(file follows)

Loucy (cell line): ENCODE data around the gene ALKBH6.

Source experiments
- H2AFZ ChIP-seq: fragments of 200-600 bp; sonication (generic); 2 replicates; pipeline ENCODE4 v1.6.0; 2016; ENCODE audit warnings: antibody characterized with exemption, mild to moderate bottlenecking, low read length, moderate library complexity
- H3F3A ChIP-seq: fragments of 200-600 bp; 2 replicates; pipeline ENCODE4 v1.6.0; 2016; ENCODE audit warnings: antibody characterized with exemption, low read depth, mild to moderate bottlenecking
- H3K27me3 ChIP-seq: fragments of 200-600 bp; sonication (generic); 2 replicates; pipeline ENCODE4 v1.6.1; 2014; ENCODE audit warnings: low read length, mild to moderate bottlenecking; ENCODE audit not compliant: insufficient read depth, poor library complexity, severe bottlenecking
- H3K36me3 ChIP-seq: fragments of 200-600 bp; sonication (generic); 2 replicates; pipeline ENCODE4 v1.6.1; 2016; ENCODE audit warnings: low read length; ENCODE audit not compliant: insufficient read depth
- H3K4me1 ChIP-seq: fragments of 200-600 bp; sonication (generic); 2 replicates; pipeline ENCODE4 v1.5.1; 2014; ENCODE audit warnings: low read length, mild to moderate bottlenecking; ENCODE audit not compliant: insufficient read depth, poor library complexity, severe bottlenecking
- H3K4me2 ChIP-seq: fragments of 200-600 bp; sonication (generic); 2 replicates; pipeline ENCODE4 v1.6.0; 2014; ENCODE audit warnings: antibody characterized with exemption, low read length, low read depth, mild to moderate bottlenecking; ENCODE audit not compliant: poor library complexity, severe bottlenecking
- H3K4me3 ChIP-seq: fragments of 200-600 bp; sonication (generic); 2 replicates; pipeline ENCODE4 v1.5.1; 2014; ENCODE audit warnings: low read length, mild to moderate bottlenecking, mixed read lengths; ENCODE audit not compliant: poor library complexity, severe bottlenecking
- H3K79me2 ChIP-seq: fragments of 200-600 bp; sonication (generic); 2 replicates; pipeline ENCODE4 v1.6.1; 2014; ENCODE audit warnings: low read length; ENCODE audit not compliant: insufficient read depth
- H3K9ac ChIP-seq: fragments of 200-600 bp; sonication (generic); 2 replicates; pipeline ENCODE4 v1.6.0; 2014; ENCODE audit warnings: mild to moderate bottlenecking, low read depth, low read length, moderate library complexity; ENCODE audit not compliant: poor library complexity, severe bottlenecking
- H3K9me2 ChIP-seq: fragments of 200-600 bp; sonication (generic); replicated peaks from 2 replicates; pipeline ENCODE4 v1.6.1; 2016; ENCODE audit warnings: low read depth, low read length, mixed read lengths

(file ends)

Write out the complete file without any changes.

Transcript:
Loucy (cell line): ENCODE data around the gene ALKBH6.

Source experiments
- H2AFZ ChIP-seq: fragments of 200-600 bp; sonication (generic); 2 replicates; pipeline ENCODE4 v1.6.0; 2016; ENCODE audit warnings: antibody characterized with exemption, mild to moderate bottlenecking, low read length, moderate library complexity
- H3F3A ChIP-seq: fragments of 200-600 bp; 2 replicates; pipeline ENCODE4 v1.6.0; 2016; ENCODE audit warnings: antibody characterized with exemption, low read depth, mild to moderate bottlenecking
- H3K27me3 ChIP-seq: fragments of 200-600 bp; sonication (generic); 2 replicates; pipeline ENCODE4 v1.6.1; 2014; ENCODE audit warnings: low read length, mild to moderate bottlenecking; ENCODE audit not compliant: insufficient read depth, poor library complexity, severe bottlenecking
- H3K36me3 ChIP-seq: fragments of 200-600 bp; sonication (generic); 2 replicates; pipeline ENCODE4 v1.6.1; 2016; ENCODE audit warnings: low read length; ENCODE audit not compliant: insufficient read depth
- H3K4me1 ChIP-seq: fragments of 200-600 bp; sonication (generic); 2 replicates; pipeline ENCODE4 v1.5.1; 2014; ENCODE audit warnings: low read length, mild to moderate bottlenecking; ENCODE audit not compliant: insufficient read depth, poor library complexity, severe bottlenecking
- H3K4me2 ChIP-seq: fragments of 200-600 bp; sonication (generic); 2 replicates; pipeline ENCODE4 v1.6.0; 2014; ENCODE audit warnings: antibody characterized with exemption, low read length, low read depth, mild to moderate bottlenecking; ENCODE audit not compliant: poor library complexity, severe bottlenecking
- H3K4me3 ChIP-seq: fragments of 200-600 bp; sonication (generic); 2 replicates; pipeline ENCODE4 v1.5.1; 2014; ENCODE audit warnings: low read length, mild to moderate bottlenecking, mixed read lengths; ENCODE audit not compliant: poor library complexity, severe bottlenecking
- H3K79me2 ChIP-seq: fragments of 200-600 bp; sonication (generic); 2 replicates; pipeline ENCODE4 v1.6.1; 2014; ENCODE audit warnings: low read length; ENCODE audit not compliant: insufficient read depth
- H3K9ac ChIP-seq: fragments of 200-600 bp; sonication (generic); 2 replicates; pipeline ENCODE4 v1.6.0; 2014; ENCODE audit warnings: mild to moderate bottlenecking, low read depth, low read length, moderate library complexity; ENCODE audit not compliant: poor library complexity, severe bottlenecking
- H3K9me2 ChIP-seq: fragments of 200-600 bp; sonication (generic); replicated peaks from 2 replicates; pipeline ENCODE4 v1.6.1; 2016; ENCODE audit warnings: low read depth, low read length, mixed read lengths